If you start to feel worse, contact your contact person.

Days eight to 12 (week two)

Keep monitoring your symptoms and record them in your diaries. If you start to feel worse, contact your contact person.

You may feel better sleeping on your front or side (see the diagram below).

Days 13 to 14

Most people will feel better by now. Some people feel more tired than usual. Your contact person will advise you to return to activity slowly.

If you have ongoing severe symptoms, your contact person will advise you what to do.

Treating COVID-19

The treatment for COVID-19 is aimed at easing your symptoms and reducing the risk of you getting seriously unwell.

If you have a higher risk of needing to go to hospital because of your age (anyone aged 65 or older and Māori or Pasifika people aged 50 or older) or long-term conditions, you may be eligible for specific COVID-19 medicines. Contact your general practice team or check on Healthpoint for a pharmacy near you that can give you COVID-19 medicine without a prescription.

It's important to rest at home and drink plenty of water. It's important to avoid running, strenuous exercise and high impact activities. This video has advice for helping yourself.

Your contact person may suggest the following medicines to ease your symptoms and will help arrange delivery if needed.

When you have COVID-19, the physical symptoms of the illness may be obvious and are important to monitor but taking care of your mental health and wellbeing is also important. Read more about taking care of your mental wellbeing if you're COVID-19 positive.

Ways to help your breathing

COVID-19 research from other countries has shown that changing your body position when resting can help ease your breathing. This increases the flow of oxygen to your lungs and improves your comfort.

Rather than only lying on your back, try resting on your stomach and on your side.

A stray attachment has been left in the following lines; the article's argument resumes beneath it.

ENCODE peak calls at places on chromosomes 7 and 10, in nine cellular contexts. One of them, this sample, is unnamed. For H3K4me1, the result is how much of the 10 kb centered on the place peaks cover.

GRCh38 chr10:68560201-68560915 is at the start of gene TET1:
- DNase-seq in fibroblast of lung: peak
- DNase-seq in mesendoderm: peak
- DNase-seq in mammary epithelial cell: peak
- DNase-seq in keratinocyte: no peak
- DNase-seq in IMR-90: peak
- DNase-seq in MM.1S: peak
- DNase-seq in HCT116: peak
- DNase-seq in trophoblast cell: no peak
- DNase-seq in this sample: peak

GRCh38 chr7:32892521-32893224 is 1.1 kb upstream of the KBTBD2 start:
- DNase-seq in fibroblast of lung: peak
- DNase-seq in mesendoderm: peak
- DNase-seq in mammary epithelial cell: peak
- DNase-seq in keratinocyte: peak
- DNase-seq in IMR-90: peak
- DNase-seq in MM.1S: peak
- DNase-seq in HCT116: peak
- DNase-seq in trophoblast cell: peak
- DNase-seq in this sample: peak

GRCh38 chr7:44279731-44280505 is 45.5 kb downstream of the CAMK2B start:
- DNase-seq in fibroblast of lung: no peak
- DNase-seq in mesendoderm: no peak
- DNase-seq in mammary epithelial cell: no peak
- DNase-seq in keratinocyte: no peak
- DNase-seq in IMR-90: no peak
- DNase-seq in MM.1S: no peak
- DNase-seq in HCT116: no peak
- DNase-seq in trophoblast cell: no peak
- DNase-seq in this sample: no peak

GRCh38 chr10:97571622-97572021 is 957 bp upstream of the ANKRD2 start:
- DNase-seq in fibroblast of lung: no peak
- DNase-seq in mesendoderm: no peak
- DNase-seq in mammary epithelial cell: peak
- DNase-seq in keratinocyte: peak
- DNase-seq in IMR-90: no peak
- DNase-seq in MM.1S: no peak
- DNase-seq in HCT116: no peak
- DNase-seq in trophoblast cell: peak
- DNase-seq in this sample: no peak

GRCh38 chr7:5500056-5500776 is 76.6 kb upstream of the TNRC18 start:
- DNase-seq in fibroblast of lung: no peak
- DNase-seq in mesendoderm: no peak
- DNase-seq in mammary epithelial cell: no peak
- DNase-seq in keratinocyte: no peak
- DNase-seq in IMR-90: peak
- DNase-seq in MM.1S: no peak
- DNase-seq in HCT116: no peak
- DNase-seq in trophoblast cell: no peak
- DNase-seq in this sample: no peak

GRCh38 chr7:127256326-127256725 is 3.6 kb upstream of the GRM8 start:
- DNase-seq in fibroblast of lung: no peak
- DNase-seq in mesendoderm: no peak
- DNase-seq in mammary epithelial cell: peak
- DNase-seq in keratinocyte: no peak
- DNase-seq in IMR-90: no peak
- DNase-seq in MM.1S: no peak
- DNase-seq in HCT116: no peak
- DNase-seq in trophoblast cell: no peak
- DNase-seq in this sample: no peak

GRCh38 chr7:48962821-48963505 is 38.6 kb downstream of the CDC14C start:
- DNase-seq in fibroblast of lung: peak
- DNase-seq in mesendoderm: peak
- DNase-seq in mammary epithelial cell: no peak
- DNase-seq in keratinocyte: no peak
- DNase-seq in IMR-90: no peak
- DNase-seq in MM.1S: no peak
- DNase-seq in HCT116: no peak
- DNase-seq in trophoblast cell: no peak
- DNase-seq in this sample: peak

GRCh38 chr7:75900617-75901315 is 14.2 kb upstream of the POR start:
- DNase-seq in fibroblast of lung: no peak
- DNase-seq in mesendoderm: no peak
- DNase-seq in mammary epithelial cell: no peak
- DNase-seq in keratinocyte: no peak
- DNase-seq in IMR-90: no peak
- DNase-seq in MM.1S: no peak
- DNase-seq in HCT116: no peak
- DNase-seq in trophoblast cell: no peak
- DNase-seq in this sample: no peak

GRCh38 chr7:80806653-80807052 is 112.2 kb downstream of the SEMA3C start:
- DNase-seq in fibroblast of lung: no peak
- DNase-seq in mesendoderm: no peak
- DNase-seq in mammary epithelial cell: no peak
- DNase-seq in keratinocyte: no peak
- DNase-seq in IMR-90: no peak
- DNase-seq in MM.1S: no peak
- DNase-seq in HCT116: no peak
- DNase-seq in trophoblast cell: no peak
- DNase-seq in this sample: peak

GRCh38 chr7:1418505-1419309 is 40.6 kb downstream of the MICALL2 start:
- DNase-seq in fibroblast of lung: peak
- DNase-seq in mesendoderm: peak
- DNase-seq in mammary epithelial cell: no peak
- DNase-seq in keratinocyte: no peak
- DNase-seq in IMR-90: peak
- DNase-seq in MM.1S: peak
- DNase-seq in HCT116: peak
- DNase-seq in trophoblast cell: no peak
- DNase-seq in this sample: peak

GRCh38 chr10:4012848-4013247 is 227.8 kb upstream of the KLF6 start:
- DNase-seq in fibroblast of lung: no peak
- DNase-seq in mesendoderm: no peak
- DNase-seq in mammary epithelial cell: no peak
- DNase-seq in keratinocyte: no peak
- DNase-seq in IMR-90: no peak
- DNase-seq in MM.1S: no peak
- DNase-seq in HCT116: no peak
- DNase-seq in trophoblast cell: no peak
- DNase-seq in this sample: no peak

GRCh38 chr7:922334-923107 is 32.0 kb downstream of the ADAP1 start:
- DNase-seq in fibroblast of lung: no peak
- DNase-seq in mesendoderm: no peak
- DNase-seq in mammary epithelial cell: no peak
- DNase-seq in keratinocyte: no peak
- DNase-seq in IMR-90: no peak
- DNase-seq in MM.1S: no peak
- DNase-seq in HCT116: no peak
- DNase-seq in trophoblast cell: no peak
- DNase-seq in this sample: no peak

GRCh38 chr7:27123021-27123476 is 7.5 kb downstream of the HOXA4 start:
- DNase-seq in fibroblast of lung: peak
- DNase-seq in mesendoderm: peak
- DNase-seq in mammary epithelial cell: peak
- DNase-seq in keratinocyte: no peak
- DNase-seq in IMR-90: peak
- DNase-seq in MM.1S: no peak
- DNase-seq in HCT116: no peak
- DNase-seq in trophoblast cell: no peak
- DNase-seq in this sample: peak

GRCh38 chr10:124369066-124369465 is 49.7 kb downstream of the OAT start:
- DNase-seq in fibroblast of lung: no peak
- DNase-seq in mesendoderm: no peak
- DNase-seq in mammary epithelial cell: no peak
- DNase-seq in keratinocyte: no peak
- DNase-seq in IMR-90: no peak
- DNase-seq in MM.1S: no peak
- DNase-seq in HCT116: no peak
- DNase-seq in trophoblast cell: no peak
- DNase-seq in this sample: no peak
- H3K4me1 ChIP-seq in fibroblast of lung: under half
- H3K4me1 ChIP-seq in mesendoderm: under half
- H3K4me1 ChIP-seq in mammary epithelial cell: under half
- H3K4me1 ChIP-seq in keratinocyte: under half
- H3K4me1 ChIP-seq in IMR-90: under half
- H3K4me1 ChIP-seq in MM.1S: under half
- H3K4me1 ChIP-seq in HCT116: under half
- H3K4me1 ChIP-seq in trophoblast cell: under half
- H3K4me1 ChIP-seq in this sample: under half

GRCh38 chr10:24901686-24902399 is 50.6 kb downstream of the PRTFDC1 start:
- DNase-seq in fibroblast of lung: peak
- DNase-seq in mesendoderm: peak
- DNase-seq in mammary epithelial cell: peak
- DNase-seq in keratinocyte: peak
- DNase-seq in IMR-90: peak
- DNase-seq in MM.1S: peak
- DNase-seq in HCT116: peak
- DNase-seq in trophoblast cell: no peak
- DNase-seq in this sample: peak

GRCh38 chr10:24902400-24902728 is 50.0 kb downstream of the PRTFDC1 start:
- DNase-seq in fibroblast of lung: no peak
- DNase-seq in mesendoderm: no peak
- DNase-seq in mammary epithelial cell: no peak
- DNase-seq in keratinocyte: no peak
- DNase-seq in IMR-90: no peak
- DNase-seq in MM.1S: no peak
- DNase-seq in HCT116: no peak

Sitting upright in a chair is also useful and may be more comfortable after drinking or eating.

Change position every 30 minutes to two hours, rotating as shown in the diagram.

Recovering from COVID-19

Even if you had a mild COVID-19 infection, avoid running, strenuous exercise and high impact activities until you've been cleared by your contact person. Healthcare professionals advise a slow, gradual return to activity. People with severe symptoms and people who needed extra treatment due to low oxygen levels may still feel unwell and tired. It may take some time to recover.

Everyone will have a different experience in their recovery from COVID-19. Some people may recover in days, some in weeks. For others, it could be months. But although each case is unique, people recovering from more severe symptoms are likely to face a longer recovery period. Learn about Long COVID.

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On the next page: Eating and drinking when recovering from COVID-19

Content shared between HealthInfo Canterbury, KidsHealth and Health Navigator NZ as part of a National Health Content Hub collaborative. Last reviewed February 2022. Last updated September 2022.


See also:

Caring for your child at home with COVID-19

Page reference: 740274

Review key: HICOV-710714